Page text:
Glazed Tile — Most of the common ceramic floor tiles have either a glazed, or unglazed surface. The glazed tiles have a special ceramic coating that is applied to the body of the tile and then fired under high heat. The glazing becomes hard.

Unglazed Floor Tile — There is no glazing or any other coating applied to these tiles. Because these tiles are porous it is recommended that a special penetrating sealant be used to maintain this type of floors and to help prevent stains from seeping into the pores of the tiles. Their color is the same on the face of the tile as it is on the back resulting in very durable tiles that do not show the effects of heavy traffic.

Marble — Marble is a natural product and is not made in a factory. For this reason no two pieces of marble look the same and the veining is a natural characteristic in all marble. One of the more popular marble tile in Florida is Travertine. There are special marble sealants to help protect from staining of the face. Extra care should be used when cleaning and all abrasives and acidic cleaners should never be used when cleaning. Even colas, some juices, and possibly ammonia may destroy the marble finish.

Granite — This is another natural stone and is not manufactured in a factory. Granite can be used indoors or outdoors and is less porous than marble. It is still recommended that you use a sealant to protect the finish from staining.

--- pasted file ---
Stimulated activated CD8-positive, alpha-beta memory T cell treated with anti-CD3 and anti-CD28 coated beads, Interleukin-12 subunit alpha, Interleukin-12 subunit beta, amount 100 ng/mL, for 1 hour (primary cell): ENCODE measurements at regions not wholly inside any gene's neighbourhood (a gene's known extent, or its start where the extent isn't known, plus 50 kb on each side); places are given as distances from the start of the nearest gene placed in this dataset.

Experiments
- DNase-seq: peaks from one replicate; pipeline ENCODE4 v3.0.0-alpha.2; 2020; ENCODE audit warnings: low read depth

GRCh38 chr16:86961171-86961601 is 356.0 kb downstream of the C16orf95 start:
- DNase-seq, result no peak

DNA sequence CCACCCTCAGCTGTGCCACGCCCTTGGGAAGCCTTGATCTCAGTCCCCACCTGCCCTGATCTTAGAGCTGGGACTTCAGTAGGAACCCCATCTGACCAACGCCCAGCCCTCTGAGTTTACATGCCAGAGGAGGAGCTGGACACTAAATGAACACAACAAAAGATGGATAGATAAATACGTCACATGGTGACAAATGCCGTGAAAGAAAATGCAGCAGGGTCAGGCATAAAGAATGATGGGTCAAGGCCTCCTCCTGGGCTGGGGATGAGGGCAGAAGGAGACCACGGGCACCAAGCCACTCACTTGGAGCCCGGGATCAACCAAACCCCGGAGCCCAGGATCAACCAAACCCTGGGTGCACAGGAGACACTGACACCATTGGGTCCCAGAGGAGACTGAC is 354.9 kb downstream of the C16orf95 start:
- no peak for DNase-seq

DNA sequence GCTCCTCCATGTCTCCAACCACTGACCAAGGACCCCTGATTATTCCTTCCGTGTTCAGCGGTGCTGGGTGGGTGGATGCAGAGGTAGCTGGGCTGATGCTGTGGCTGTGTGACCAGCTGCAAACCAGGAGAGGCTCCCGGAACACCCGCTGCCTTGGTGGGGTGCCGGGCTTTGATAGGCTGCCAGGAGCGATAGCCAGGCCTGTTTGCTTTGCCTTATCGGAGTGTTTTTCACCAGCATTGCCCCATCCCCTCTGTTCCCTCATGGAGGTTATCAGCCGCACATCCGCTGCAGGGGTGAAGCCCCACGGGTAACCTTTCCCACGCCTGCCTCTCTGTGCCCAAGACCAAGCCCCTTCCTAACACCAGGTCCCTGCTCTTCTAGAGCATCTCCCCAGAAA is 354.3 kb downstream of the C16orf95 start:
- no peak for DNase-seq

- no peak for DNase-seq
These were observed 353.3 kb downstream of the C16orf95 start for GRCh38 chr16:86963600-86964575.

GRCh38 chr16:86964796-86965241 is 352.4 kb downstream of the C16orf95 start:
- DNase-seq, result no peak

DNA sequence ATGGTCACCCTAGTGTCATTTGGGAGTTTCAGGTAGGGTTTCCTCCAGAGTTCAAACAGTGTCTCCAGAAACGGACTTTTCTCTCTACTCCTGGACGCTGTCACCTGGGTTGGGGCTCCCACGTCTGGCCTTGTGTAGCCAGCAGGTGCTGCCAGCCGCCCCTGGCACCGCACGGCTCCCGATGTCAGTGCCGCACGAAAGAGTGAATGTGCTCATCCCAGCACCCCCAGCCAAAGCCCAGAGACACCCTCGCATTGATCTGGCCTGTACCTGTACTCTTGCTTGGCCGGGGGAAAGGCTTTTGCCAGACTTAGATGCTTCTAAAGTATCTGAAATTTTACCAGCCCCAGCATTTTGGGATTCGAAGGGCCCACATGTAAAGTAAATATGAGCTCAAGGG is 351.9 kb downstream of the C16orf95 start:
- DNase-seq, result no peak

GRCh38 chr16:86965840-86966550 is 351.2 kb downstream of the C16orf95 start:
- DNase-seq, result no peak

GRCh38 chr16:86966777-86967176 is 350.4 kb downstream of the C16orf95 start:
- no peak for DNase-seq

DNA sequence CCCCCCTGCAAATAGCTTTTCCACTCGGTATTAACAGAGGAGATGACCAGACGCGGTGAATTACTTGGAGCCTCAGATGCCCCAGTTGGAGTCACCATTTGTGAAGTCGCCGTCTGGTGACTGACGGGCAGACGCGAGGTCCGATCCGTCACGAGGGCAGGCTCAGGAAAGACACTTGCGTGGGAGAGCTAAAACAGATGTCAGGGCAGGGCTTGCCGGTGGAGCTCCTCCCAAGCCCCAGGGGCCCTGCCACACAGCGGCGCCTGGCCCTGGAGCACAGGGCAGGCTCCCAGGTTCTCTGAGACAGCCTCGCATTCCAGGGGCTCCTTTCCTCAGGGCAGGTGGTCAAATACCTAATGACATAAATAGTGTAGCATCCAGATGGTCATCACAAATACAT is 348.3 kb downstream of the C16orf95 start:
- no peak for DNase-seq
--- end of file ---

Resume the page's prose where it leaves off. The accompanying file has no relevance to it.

Grout — Grout is a mixture of cement and a color additive. For tile floors with wider spaces between each tile sand is added to the grout. Also, a liquid latex additive can be added to the grout to give better resiliency to the grouted areas. For ease of maintenance a penetrating sealant should be used on the grout. It should be noted you may see a change in color of your grout over time. To stop this we highly recommend an upgrade to an epoxy grout.

Some of the other important things we can help with when selecting a tile floor is the slip-resistance, the size and color of the grout joints, the thickness of the tile, height variations from room to room, size of the tile, suitability of the subfloor, and cleaning of the tile.

If your interested in getting a Free Estimate Please Contact Us.

Thursday, January 21, 2010

Tile Setter’s Advice....

For Florida Bathroom Floor Tiles….

Selecting tile for your Florida bathroom is an area where I feel you should adhere to some basic principals. But, this is also an area where you can let your imagination shine. Various sizes, colors, and textures combined can make your bathroom truly a work of art!

Let’s begin.

* First, you should consider maintenance and ease of such.
* Second, you should consider texture and where to place it.
* Third, colors.
* Fourth, design and design elements consistent with the interior flavor or theme of your home or space.
* Maintenance is often overlooked at the expense of loss of luster and shine over a period of time. Nothing looks worse than a dull and well worn Travertine.